At The Door Was A Poor Man

By Sr. Redempta Twoney

The baby who was born in a cave; the family who could not afford place in the Inn. We think of these at Christmas, but then sometimes we lose part of the message in the midst of the dazzling light of the angels and the sound of music. Sr. Redempta uses a gospel parable to explain the meaning to us Jesus’ call to stretch out to the poor.

There was once a rich man who, like many others, spent money on beautiful clothes and relished the gourmet dishes served him every day. Maybe it was the rich food or the high living, but in any case he died and went straight down to a place” where he was in torment.” in the hell of sufferings he look up, and who did he see far away with the great and holy Abraham but the poor smelly wretch who used to lie outside his place.

The shocking thing about this story which Jesus tells in Luke 16 is that the rich man is not accused of cruelty to the beggar Lazarus, of being violent towards him, of having him beaten up or thrown out. His sin was that he took no notice of him at all, that he was in different to his plight.

Maybe that man started off well. Did he listen to the Word of God? Bout then as life went on and he accumulated wealth, did he become choked by riches and pleasured and so fail to produce “mature fruit?” (Lk. 8:14). The story does not picture him as being cruel or oppressive, or tell that he was in any way a bad or evil man, he simply enjoyed a very comfortable life and left the rest of the would go by. “You go your way and I’ll go my way “could be his motto. His wealth insulated him from the misery which lay outside his door.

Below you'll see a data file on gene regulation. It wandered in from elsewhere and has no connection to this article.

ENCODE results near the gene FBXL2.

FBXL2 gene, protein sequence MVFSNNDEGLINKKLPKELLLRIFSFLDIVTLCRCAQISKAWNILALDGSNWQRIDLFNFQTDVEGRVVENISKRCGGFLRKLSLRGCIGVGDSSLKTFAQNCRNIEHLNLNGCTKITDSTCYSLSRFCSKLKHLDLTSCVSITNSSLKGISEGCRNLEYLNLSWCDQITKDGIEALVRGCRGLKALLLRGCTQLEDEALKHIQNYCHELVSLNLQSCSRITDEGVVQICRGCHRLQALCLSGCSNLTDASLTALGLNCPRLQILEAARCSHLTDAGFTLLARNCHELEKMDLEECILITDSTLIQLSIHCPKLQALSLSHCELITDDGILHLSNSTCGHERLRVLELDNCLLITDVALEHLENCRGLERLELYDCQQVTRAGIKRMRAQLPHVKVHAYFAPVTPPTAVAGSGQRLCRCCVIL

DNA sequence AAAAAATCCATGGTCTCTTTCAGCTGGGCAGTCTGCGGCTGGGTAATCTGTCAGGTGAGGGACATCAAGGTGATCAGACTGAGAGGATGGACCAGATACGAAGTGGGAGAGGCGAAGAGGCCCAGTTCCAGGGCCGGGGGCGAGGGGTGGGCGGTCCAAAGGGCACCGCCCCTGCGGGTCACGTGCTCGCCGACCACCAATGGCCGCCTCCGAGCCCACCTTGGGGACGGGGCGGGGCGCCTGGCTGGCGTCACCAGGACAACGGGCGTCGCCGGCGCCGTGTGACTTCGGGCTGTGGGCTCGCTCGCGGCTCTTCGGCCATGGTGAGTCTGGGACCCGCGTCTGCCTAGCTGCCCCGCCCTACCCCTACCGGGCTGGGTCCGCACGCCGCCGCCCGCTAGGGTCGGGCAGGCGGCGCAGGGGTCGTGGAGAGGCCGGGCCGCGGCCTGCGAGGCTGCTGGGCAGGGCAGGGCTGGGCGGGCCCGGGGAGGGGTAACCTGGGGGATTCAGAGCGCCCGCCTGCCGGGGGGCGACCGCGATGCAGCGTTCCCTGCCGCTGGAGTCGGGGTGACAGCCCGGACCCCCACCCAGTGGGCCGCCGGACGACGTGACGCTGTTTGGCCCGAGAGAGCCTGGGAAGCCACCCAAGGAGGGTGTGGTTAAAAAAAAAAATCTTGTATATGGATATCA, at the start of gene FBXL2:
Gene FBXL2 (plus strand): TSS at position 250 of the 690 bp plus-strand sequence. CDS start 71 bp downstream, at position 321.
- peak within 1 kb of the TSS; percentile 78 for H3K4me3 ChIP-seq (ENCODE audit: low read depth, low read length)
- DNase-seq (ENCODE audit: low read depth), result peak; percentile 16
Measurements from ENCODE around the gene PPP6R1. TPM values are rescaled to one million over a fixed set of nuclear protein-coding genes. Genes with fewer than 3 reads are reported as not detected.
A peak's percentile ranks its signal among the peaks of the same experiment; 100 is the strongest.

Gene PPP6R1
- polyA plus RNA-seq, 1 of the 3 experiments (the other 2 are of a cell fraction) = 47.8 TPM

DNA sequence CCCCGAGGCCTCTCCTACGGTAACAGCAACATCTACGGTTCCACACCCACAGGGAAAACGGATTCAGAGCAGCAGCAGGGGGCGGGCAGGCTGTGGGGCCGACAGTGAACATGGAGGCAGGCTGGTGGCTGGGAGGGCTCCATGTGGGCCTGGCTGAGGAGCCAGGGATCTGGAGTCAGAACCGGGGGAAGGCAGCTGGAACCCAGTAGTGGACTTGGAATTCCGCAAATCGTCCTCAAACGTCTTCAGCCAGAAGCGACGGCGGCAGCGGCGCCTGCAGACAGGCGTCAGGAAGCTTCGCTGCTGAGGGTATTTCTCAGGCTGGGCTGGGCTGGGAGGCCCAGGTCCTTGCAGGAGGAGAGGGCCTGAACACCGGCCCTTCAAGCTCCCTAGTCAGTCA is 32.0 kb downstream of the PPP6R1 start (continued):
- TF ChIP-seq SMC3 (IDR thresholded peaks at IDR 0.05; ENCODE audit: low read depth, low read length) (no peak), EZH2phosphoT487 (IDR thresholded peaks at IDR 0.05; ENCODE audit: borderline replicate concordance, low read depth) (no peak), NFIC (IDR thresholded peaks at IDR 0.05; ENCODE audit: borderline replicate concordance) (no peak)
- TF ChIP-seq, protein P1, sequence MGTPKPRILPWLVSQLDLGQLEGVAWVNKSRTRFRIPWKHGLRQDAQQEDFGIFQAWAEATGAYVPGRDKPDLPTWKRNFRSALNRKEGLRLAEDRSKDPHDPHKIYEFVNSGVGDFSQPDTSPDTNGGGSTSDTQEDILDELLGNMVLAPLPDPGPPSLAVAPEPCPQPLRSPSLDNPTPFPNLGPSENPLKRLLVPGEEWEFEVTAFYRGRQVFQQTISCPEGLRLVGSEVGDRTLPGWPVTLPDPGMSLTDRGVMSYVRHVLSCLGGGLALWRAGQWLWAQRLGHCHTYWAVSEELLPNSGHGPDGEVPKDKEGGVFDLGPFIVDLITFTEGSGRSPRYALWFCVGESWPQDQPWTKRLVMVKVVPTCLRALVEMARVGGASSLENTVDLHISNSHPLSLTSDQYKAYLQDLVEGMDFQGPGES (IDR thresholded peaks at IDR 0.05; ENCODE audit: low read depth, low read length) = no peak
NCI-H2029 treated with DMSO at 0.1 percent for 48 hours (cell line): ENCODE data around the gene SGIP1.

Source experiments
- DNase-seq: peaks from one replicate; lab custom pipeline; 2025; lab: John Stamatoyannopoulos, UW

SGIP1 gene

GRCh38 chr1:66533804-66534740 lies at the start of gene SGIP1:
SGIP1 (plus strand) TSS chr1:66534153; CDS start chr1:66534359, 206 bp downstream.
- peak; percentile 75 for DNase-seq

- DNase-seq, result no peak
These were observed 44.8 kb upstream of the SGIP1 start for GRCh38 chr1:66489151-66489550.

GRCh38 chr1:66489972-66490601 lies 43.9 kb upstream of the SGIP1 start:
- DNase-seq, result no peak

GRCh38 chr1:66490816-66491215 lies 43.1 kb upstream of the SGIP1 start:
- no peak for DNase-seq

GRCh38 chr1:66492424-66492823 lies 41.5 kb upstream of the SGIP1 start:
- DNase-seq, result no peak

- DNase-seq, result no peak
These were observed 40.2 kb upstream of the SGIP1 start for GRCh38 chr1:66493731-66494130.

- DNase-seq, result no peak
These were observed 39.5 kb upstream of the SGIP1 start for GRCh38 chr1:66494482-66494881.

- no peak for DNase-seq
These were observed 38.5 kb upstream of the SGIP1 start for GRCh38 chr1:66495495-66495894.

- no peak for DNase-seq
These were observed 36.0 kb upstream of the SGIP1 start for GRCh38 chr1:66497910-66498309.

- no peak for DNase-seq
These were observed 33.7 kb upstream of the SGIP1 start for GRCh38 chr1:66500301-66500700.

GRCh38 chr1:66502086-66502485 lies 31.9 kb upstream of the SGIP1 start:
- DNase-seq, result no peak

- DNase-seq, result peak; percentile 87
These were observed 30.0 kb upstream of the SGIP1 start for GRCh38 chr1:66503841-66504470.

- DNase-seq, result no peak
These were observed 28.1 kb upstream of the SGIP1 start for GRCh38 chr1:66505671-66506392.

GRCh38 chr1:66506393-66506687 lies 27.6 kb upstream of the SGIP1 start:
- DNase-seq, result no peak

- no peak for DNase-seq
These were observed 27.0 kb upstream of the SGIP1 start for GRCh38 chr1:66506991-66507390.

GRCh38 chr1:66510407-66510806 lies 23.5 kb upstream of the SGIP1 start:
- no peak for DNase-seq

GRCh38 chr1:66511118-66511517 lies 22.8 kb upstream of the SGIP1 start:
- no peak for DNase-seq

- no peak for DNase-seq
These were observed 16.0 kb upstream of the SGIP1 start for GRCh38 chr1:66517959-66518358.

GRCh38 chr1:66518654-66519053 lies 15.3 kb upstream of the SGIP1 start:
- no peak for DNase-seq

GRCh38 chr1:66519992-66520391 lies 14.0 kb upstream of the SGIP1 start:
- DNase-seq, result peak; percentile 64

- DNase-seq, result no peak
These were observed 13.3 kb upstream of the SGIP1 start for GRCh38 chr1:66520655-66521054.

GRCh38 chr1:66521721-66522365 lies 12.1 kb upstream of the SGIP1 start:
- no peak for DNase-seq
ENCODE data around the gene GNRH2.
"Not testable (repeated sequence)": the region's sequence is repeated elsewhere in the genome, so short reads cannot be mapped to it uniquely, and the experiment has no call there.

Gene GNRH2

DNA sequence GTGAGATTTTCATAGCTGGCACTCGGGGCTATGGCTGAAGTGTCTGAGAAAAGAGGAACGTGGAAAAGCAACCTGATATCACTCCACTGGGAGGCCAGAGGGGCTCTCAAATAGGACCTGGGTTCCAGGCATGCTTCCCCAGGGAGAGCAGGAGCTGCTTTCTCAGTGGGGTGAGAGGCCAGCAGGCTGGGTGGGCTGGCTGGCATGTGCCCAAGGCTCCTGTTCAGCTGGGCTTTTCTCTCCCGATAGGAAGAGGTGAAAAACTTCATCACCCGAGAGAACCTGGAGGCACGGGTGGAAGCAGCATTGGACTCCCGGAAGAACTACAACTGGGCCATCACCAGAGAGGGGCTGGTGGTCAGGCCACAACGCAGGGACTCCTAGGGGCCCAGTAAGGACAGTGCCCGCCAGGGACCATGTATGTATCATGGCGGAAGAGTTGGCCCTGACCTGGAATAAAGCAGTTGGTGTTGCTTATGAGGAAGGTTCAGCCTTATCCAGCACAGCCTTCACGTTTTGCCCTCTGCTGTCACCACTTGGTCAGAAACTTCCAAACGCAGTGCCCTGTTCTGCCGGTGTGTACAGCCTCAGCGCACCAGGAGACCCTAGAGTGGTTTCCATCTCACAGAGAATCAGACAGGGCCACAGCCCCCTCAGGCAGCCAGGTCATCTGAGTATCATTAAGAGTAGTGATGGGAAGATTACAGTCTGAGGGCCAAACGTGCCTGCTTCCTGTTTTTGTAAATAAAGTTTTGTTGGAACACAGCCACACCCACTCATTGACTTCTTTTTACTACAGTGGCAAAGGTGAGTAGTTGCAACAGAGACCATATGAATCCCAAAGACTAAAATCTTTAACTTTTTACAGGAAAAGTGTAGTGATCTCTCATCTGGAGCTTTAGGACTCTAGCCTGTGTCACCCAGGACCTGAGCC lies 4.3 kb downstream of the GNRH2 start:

That kind of immorality, indifference to the suffering of others, is what we must struggle against today if we want to avoid the same fate as the rich man in the story. “The poor you have always with you,” (Mk. 14:7) our Lord told us, and we are undoubtedly more conscious of the millions of people who live on the margins of life today, who barely exist. Their numbers are overwhelming, and we can feel crushed by the enormity of the pain and suffering of people. Seeing the gaunt, emaciated faces of the victims of disease or famine of our television screens, w want to reach our and help them, but all too often we don’t know how. “Isn’t it terrible,” we say, and we leave it at that. But that is not enough.

“If you remain indifferent in time of adversity, your strength will depart from you. Rescue those who are being daggled to death, and from those tottering to execution withdraw not. If you say, ‘I know not this man!’ does not he who tests heats perceive it? (Proverbs 24: 10-12)” How many are being dragged to death today, because their chronic poverty deprives them of food or medicines? How many are being relentlessly executed by the World Debts? Don’t think you are uninvolved, that this is a problem of others. Read the text farm the Book of Proverbs again. This is a tie of adversity; it is the time of choice, may the Lord enable us to be His true followers and guide us in the way of justice and peace.

It is important we begin where we are, in our own locality. As we pray for guidance and read the stories of the gospel, we will grow in deeper understanding of our Lord’s great compassion and identification with the poor. We ask him to give us a heart like His. Real prayer will lead to action for justice. It will waken us up to what is going on, to the injustice pertaining society’s structures, the injustice which ensures that many are able to “be dressed in purple garments and fine linen,” able to “dine sumptuously each day,” because others are poor.